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CIA documents debunk


The Myth of Soviet “Colonialism” in Hungary


CIA: Stalin-era USSR did not steal Hungary’s industry but rather legally seized some Nazi German industrial compounds as war reparations. The Hungarian workers in these Soviet-owned factories enjoyed benefits far higher than Hungarian workers in non-Soviet-owned factories.



The History of the USSR & the Peoples’ Democracies

Chapter 15, Section 3 (C15S3) 



The CIA-MI6 media mercenaries charge that the USSR ‘stole’ Hungary’s industry, once the Red Army ‘occupied’ Hungary. In so propagating, they distort the picture of the reality. According to the Hague Convention, the army which defeats its enemy force in a specific territory has the legal right to seize those enemy economic assets as a type of reparation (see C18S2). The USSR exercised this legal right. Furthermore, the Yalta Agreement reaffirmed this right of the USSR:

2. Reparation in kind is to be exacted from Germany in three following forms:

(a) Removals within two years from the surrender of Germany or the cessation of organized resistance from the national wealth of Germany located on the territory of Germany herself as well as outside her territory (equipment, machine tools, ships, rolling stock, German investments abroad, shares of industrial, transport and other enterprises in Germany, etc.), these removals to be carried out chiefly for the purpose of destroying the war potential of Germany.


After the Soviet victory in the Great Patriotic War and the defeat of the Axis forces in Hungary, the USSR took over the Nazi German assets in Hungary as part of reparation, and converted them into the USSR’s stock companies (A/Os). The  CIA admitted:

Prior to 1 October 1952, all former German industrial plants and other economic enterprises in Hungary which were taken over by the USSR after World War II were united under so-called stock companies (aktsionernyye obschestva – A/Os). These A/Os were fully controlled by the Soviets and were directly subordinate to … Moscow. This organization in Hungary was called the Directorate for Soviet Property in Hungary (USIV). (SOVIET ECONOMIC ENTERPRISES IN HUNGARY, CIA, May 27, 1955 / June 21, 1955, p. 1) (IMG)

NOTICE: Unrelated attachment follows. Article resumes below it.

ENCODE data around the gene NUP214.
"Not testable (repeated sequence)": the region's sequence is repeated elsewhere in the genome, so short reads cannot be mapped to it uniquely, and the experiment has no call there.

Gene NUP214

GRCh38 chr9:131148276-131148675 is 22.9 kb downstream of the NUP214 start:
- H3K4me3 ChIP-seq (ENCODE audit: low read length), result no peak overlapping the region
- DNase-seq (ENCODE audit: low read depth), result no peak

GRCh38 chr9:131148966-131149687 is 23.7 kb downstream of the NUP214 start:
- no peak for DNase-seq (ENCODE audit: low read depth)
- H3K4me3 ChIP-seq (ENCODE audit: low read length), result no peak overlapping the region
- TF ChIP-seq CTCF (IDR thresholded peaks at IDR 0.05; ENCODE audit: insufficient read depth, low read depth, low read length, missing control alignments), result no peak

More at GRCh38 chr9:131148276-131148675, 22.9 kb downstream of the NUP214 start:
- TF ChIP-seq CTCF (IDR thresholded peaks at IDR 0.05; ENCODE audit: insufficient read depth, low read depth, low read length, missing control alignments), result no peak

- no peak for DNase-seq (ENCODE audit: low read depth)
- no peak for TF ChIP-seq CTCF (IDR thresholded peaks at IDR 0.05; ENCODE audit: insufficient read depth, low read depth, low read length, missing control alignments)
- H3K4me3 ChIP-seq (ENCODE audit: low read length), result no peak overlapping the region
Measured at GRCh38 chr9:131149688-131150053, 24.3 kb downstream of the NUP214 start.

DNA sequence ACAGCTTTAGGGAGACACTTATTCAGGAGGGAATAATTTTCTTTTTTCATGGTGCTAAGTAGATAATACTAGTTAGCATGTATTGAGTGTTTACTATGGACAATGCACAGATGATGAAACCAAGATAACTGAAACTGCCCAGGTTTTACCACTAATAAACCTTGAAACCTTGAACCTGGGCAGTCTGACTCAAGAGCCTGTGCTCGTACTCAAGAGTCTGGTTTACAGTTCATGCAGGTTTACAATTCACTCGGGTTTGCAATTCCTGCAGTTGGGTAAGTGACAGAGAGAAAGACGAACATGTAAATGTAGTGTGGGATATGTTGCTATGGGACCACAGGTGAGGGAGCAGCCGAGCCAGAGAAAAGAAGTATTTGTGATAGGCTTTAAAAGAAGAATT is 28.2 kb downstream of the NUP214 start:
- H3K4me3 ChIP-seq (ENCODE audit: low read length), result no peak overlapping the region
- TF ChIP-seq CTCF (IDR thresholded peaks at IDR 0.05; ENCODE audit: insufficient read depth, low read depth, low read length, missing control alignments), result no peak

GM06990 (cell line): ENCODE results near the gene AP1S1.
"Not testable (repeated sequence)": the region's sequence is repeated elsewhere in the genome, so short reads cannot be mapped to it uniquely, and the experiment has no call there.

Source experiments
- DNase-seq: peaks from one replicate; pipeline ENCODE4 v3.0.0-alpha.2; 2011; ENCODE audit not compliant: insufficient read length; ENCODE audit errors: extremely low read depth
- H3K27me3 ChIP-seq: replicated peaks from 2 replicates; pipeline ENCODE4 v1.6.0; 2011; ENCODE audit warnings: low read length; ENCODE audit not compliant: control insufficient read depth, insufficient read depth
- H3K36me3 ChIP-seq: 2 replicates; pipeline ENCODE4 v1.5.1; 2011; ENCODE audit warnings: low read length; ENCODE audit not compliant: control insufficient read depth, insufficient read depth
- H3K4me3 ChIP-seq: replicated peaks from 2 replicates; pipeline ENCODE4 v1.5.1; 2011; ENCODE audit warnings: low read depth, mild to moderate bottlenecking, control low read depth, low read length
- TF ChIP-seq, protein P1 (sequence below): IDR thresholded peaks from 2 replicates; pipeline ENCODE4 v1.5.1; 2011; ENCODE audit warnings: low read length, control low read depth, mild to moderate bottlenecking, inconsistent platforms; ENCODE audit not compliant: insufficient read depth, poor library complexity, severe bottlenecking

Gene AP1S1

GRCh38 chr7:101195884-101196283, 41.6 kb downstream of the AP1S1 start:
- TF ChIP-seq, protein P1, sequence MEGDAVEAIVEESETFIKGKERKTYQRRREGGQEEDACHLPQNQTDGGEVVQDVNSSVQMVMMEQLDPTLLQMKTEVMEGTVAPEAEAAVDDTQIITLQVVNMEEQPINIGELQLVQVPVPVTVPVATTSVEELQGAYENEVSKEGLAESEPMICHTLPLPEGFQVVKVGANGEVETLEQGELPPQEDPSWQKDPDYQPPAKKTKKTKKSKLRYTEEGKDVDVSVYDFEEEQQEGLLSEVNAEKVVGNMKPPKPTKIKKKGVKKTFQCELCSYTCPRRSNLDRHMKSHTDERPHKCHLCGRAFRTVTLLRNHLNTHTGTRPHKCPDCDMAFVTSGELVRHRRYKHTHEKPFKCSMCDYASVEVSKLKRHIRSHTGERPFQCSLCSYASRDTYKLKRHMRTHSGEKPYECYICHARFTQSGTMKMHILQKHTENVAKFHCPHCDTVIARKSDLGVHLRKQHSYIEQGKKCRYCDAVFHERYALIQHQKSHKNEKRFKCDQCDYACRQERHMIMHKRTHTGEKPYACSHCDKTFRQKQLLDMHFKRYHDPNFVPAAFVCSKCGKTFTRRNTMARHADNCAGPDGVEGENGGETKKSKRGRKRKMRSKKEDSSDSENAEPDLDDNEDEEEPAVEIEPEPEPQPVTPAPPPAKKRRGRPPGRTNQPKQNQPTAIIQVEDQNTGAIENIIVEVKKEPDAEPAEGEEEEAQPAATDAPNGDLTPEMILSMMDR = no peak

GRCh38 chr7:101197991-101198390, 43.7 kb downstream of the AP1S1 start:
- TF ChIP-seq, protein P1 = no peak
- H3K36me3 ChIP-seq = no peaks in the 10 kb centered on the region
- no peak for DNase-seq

With the Soviets exercising their legal right according to the Hague Convention, the former Nazi German assets seized were fully subordinate to the Soviets:

All general directors and other key officials in these A/Os were Soviets. To all intents and purposes these A/Os were fully controlled and owned by the Soviets though the Hungarian Government may have owned a small percentage of the stock in some of the subordinate concerns. (SOVIET ECONOMIC ENTERPRISES IN HUNGARY, CIA, May 27, 1955 / June 21, 1955, p. 2) (IMG)

As with the rest of scientific central planning, the enterprises owned by the Soviets in Hungary would first draw up their own plans and would submit them to the central authorities in Moscow, so that the central authorities coordinate plans as part of the scientific central plan. The planning made with regards to the Soviet enterprises in Hungary would also be coordinated with the government of Hungary, such that the assets can be duly integrated into the Hungarian economy as well. As the CIA reported, information about the economic conditions in the Soviet-seized assets in Hungary would be collected and each enterprise would make plans:

such matters as yearly capital investment and yearly production plans for USIV enterprises … were first drawn up by individual plants for the coming year and submitted to the A/O under whose jurisdiction they happened to be. Each A/O administrative staff would then review these plans and work out a joint plan for the A/O. (SOVIET ECONOMIC ENTERPRISES IN HUNGARY, CIA, May 27, 1955 / June 21, 1955, p. 2) (IMG)

The central authorities of the A/O would:

then review these plans and work out a joint production and capital investment plan for all of USIV. After review … in Moscow, these plans were returned to .. Hungary and had to be integrated with the economic plans of Hungary. (SOVIET ECONOMIC ENTERPRISES IN HUNGARY, CIA, May 27, 1955 / June 21, 1955, p. 2) (IMG)